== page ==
I am trying to render a 3D model using OpenGL. For the projection and transformation matrices, I am using glm. I've got my model on the screen and it works just like I intended it to; except one small problem.

I am setting the model's translation matrix as

glm::translate(glm::vec3(0, 0, 4))

to move the model a little bit forward so that I can see it. Since in OpenGL, by default, negative z is out towards the 'camera' and positive z is forward, I expected this to work but it doesn't. It only works if I set it to

glm::translate(glm::vec3(0, 0, -4))

But this seems weird to me, as I am setting my zNear to 0.01 and zFar to 1000. Is glm's z values flipped or am I doing something wrong here?

Here is my code:

glm::mat4 rotation = glm::mat4(1.0f);
glm::mat4 translation = glm::translate(glm::vec3(0, 0, -4));
glm::mat4 scale = glm::mat4(1.0f);

glm::mat4 modelMatrix = translation * rotation * scale;

glm::mat4 projectionMatrix = glm::perspective(70.0f, aspectRatio, 0.01f, 1000.0f);

glm::mat4 transformationMatrix = projectionMatrix * modelMatrix;

Since in OpenGL, by default, negative z is out towards the 'camera' and positive z is forward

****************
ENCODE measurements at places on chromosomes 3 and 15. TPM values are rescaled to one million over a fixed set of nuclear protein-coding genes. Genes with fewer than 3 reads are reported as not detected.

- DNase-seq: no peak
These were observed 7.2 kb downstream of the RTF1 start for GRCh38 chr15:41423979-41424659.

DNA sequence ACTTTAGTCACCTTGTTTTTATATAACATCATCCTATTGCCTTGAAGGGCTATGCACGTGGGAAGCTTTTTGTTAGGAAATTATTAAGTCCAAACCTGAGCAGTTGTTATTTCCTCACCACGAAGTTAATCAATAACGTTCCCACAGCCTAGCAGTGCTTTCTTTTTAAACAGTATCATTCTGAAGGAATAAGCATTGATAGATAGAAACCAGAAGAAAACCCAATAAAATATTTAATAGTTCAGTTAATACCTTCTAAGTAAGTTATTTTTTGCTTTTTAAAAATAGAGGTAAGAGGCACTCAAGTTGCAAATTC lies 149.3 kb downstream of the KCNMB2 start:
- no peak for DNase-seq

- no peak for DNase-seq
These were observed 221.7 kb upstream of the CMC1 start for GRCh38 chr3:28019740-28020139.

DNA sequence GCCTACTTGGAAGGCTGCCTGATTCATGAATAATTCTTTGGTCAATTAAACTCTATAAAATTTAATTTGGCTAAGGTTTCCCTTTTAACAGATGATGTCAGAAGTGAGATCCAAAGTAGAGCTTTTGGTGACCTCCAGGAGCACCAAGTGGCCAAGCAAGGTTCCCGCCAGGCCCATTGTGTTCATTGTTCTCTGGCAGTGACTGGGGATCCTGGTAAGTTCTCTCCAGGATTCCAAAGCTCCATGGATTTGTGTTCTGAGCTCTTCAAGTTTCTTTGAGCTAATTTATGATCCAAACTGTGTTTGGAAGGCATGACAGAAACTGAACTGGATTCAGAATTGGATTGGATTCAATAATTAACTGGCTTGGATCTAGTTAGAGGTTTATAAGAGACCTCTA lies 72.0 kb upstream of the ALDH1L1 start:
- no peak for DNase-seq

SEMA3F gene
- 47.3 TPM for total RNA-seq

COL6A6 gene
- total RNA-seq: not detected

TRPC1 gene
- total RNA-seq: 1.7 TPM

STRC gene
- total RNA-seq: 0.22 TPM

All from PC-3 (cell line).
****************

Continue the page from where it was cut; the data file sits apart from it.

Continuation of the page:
You're wrong. OpenGL uses a right-handed coordinate-system where x is right, y is up and z is into the camera, therefore negative z is forwards.

  • \$\begingroup\$ Oh, I always assumed the opposite. So setting zNear to 0.01 and zFar to 1000 in a perspective matrix is actually setting them to -0.01 and -1000 respectively? \$\endgroup\$ – Mertcan Ekiz Jul 31 '15 at 2:08
  • \$\begingroup\$ Well thats hard to explain. They are not stored directly, they are used to calculate the projection-matrix. But in some sense you could say that you'd see -0.1 to -1000.0, yes. \$\endgroup\$ – tkausl Jul 31 '15 at 2:12

Your Answer

By clicking “Post Your Answer”, you agree to our terms of service, privacy policy and cookie policy

Not the answer you're looking for? Browse other questions tagged or ask your own question.